[0255] Further, it is possible to stably disperse toner constituents in water using a polymeric protection colloid in combination with the inorganic dispersants and/or particulate polymers mentioned above. Specific examples of such protection colloids include polymers and copolymers prepared using monomers such as acids (e.g., acrylic acid, methacrylic acid, α-cyanoacrylic acid, α-cyanomethacrylic acid, itaconic acid, crotonic acid, fumaric acid, maleic acid and maleic anhydride), acrylic monomers having a hydroxyl group (e.g., β-hydroxyethyl acrylate, β-hydroxyethyl methacrylate, β-hydroxypropylacrylate, β-hydroxypropyl methacrylate, γ-hydroxypropyl acrylate, γ-hydroxypropyl methacrylate, 3-chloro-2-hydroxypropyl acrylate, 3-chloro-2-hydroxypropyl methacrylate, diethyleneglycolmonoacrylic acid esters, diethyleneglycolmonomethacrylic acid esters, glycerinmonoacrylic acid esters, N-methylolacrylamide and N-methylolmethacrylamide), vinyl alcohol and its ethers (e.g., vinyl methyl ether, vinyl ethyl ether and vinyl propyl ether), esters of vinyl alcohol with a compound having a carboxyl group (i.e., vinyl acetate, vinyl propionate and vinyl butyrate); acrylic amides (e.g, acrylamide, methacrylamide and diacetoneacrylamide) and their methylol compounds, acid chlorides (e.g., acrylic acid chloride and methacrylic acid chloride), and monomers having a nitrogen atom or an alicyclic ring having a nitrogen atom (e.g., vinyl pyridine, vinyl pyrrolidone, vinyl imidazole and ethylene imine).

[0256] In addition, polymers such as polyoxyethylene compounds (e.g., polyoxyethylene, polyoxypropylene, polyoxyethylenealkyl amines, polyoxypropylenealkyl amines, polyoxyethylenealkyl amides, polyoxypropylenealkyl amides, polyoxyethylene nonylphenyl ethers, polyoxyethylene laurylphenyl ethers, polyoxyethylene stearylphenyl esters, and polyoxyethylene nonylphenyl esters); and cellulose compounds such as methyl cellulose, hydroxyethyl cellulose and hydroxypropyl cellulose, can also be used as the polymeric protective colloid.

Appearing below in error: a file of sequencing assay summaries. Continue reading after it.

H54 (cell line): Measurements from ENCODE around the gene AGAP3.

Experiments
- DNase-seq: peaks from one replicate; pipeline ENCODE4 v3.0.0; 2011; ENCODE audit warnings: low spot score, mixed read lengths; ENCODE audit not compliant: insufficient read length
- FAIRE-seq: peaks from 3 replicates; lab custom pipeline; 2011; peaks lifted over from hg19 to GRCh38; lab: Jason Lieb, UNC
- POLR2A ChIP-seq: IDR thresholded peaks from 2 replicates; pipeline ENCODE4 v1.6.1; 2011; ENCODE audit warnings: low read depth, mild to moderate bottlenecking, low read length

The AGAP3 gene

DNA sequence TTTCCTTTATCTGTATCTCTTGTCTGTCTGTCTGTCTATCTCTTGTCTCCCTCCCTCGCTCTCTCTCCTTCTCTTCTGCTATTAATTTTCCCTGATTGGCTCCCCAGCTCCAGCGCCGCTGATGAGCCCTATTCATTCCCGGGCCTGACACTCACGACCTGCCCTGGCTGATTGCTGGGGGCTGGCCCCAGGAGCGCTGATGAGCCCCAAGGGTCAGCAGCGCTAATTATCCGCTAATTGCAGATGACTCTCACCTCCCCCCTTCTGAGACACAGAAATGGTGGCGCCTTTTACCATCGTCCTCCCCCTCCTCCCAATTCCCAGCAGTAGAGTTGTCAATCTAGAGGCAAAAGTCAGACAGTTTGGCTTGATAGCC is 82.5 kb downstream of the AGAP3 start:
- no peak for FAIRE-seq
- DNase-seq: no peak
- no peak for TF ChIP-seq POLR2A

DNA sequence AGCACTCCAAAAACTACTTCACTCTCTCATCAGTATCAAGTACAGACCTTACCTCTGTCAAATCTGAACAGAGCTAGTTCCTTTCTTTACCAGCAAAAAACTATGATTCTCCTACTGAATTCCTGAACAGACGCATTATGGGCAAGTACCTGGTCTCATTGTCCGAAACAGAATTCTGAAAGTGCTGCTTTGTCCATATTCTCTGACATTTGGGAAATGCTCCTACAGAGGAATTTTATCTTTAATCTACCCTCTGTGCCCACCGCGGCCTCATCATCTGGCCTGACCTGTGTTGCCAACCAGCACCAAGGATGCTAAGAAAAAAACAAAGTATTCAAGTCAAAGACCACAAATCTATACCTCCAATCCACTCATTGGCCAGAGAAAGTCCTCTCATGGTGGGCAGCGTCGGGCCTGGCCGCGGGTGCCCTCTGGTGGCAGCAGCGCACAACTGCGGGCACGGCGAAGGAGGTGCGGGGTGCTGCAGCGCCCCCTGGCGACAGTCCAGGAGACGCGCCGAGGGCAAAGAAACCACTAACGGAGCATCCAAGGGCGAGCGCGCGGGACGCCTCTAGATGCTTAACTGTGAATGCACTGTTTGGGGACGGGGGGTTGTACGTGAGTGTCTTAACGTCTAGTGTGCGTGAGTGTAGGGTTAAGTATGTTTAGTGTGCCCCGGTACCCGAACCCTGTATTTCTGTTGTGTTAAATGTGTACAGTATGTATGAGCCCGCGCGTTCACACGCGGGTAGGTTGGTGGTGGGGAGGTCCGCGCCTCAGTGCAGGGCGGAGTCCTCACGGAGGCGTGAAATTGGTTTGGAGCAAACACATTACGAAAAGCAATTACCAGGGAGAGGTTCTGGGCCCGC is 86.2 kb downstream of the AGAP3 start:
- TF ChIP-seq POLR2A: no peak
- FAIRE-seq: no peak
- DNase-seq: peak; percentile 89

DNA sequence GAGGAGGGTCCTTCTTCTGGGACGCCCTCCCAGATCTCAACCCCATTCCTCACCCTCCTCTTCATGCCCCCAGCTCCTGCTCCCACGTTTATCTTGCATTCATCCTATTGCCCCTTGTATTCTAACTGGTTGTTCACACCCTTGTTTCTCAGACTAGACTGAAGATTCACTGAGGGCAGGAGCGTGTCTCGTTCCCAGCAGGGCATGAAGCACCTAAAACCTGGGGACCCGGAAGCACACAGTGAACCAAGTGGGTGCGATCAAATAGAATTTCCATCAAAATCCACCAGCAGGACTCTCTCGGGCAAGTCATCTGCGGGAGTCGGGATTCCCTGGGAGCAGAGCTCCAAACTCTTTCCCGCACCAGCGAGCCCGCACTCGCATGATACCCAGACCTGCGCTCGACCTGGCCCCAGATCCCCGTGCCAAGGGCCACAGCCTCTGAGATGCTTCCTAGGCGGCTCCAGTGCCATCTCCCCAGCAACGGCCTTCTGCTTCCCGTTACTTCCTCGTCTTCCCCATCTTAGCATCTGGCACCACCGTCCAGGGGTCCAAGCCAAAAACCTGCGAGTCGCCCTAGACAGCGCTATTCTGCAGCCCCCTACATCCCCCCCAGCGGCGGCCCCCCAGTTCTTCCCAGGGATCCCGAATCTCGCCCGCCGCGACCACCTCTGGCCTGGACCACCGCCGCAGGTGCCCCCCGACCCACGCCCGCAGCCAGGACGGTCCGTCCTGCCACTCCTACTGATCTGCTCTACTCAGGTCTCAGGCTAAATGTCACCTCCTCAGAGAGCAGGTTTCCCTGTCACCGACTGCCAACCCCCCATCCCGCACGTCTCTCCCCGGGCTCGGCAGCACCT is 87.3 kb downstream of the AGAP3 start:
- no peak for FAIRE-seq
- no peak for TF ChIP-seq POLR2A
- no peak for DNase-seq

[0257] In order to prepare particles having a ratio Dv/Dn of from 1.00 to 1.20, it is needed to use a proper dispersant and a proper emulsifying device which can apply a uniform shear stress. Suitable emulsifying devices include HOMOMIXER and FILLMIX both of which are manufactured by Tokushu Kika Kogyo Co., Ltd. By using a proper dispersant and a proper emulsifying device, it becomes possible to prepare particles having a ratio Dv/Dn of from 1.00 to 1.20, and preferably from 1.00 to 1.15. When particles having a ratio Dv/Dn of from 1.00 to 1.20 and a spherical form, the resultant toner has good charge stability and can produce sharp images. When a toner is prepared by a conventional pulverization method, the toner typically has a ratio Dv/Dn of from 1.20 to 1.40. A toner having a ratio Dv/Dn of from 1.00 to 1.15 can be prepared by the method of the present invention as well as a toner having a ratio Dv/Dn of from 1.00 to 1.20.

[0258] In the present invention, it is needed to prepare particles having a proper spherical degree as well as a proper particle diameter distribution by using a proper dispersant and a proper emulsifying device. The spherical degree is preferably not less than 0.960. In order to prepare particles having such a spherical degree, the key point is the solvent removing conditions when the solvent is removed after the particles are prepared. Specifically, when the solid content of the oil phase is low and the solvent removing speed is fast, the resultant particles have concavo-convex surface because the particles causes bulk shrinkage. Therefore, in order to prepare particles having a spherical degree not less than 0.960, it is preferable to heighten the solid content of the oil phase and to slowly remove the solvent in the solvent removing process. The solid content is preferably from 20 to 60% to prepare particles having a spherical degree not less than 0.960. When the solid content is too high, it is hard to control the particle diameter.

[0259] In this case, when compounds such as calcium phosphate which are soluble in an acid or alkali are used as a dispersion stabilizer, it is preferable to dissolve calcium phosphate by adding an acid such as hydrochloric acid and to wash the resultant particles with water to remove calcium phosphate therefrom. In addition, calcium phosphate can be removed using a zymolytic method.